- Shopping Bag ( 0 items )
This is the first investigation into the little-known Bolshevik foreign ministry’s strenuous efforts to win Lhasa over to the Soviet cause in the 1920s. Examining the history of relations between Russia (tsarist, Soviet and post-Soviet) and Tibet from the 17th century to the 1990s, the author puts at the core of his narrative the previously unknown story of clandestine negotiations between the Soviet government and the 13th Dalai Lama, forming part of Moscow’s bitter struggle against British imperialism in Asia.
The book provides insight into Soviet secret diplomacy and draws important conclusions relating to the history of Anglo-Russian competition for Tibet and Tibet’s status prior to 1951.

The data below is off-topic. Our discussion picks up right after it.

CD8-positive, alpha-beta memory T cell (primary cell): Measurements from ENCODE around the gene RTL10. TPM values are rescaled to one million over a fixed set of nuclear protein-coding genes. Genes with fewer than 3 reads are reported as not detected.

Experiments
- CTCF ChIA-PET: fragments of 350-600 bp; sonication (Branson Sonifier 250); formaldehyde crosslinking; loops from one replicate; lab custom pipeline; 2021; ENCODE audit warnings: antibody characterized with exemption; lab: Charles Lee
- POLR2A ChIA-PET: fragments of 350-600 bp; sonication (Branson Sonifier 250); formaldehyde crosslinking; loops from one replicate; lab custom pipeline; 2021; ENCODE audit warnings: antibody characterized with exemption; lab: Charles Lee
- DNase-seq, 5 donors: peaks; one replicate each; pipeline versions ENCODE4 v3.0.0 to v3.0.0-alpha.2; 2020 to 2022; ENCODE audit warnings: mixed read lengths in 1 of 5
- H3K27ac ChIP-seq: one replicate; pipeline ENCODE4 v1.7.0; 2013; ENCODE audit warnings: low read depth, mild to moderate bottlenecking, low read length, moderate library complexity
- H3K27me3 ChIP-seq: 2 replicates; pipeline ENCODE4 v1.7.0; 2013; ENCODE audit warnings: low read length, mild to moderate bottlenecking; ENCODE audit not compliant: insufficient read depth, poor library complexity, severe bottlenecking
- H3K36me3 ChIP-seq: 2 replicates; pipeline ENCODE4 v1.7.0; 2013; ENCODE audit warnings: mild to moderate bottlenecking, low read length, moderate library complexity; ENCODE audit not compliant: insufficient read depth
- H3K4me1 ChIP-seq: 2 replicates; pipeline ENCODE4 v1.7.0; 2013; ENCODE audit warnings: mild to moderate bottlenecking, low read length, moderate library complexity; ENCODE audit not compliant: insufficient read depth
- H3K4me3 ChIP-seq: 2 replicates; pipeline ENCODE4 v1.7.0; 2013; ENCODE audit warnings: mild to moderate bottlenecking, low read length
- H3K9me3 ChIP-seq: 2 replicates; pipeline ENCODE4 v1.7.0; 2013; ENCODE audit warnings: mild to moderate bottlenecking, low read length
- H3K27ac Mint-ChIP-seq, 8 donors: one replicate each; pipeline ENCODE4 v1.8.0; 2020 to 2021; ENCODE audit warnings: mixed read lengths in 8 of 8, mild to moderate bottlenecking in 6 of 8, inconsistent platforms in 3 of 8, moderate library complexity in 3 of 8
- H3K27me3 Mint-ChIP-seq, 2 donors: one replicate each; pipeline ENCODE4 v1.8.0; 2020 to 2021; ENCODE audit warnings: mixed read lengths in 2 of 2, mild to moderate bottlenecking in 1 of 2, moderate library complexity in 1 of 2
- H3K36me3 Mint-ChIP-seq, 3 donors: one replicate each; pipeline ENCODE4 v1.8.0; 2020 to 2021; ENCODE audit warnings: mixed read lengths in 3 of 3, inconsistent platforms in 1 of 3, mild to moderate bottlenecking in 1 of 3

|Foreword: Looking for Russian sources|
|Ch. 1||Tsarist Russia and Tibet: An Unwelcome Rapprochement||1|
|Ch. 2||The Bolsheviks enter the scene||69|
|Ch. 3||Moscow's first Encounter with Lhasa, 1921-1922||117|
|Ch. 4||The Soviet Challenge: The Borisov Mission, 1923-1925||162|
|Ch. 5||Playing the Mongolian card: The Chapchaev Mission, 1926-1928||239|
|Ch. 6||Nicholas Roerich and his "Western Buddhist Embassy"||293|
|Ch. 7||The final efforts to win Tibet over||319|
|Conclusions: Tibet between Britain and two Russias||367|
|Epilogue: In the Aftermath of the Great Game||375|
|List of Abbreviations||399|